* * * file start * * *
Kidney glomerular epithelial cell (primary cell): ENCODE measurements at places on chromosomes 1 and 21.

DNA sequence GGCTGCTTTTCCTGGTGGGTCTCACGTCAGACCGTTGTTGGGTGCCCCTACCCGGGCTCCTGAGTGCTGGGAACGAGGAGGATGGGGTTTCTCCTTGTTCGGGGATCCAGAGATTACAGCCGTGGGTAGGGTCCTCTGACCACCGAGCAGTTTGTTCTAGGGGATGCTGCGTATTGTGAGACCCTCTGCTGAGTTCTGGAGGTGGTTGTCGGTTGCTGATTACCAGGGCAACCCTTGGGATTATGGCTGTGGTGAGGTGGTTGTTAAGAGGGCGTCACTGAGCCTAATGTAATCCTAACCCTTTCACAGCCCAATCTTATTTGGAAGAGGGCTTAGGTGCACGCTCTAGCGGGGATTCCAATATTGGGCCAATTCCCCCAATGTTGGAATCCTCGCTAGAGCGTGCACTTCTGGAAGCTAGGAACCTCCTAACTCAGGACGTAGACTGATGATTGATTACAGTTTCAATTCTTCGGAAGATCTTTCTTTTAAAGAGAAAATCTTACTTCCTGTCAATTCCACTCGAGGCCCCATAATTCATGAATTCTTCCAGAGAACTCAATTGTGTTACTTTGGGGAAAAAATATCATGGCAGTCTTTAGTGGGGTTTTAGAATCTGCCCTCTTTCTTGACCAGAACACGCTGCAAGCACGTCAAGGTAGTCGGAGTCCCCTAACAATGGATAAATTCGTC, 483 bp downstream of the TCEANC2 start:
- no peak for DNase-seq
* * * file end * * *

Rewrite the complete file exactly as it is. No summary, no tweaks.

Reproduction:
Kidney glomerular epithelial cell (primary cell): ENCODE measurements at places on chromosomes 1 and 21.

DNA sequence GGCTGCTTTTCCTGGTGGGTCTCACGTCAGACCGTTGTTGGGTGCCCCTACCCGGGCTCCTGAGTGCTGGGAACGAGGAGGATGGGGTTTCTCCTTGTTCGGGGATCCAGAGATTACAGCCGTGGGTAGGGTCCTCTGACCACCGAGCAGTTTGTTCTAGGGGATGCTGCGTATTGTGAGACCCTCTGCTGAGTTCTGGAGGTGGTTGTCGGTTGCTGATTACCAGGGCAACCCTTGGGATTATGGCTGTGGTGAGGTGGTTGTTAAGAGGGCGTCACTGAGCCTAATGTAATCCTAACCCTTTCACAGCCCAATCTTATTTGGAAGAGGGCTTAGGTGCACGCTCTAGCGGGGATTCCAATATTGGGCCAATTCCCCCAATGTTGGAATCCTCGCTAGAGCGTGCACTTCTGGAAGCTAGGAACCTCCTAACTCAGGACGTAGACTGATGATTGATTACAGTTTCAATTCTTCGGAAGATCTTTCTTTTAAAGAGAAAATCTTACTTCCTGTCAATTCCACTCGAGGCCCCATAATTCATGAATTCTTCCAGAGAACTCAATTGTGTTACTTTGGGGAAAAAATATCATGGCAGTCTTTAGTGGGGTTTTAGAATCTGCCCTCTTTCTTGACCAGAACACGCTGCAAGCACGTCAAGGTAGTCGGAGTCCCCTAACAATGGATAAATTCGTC, 483 bp downstream of the TCEANC2 start:
- no peak for DNase-seq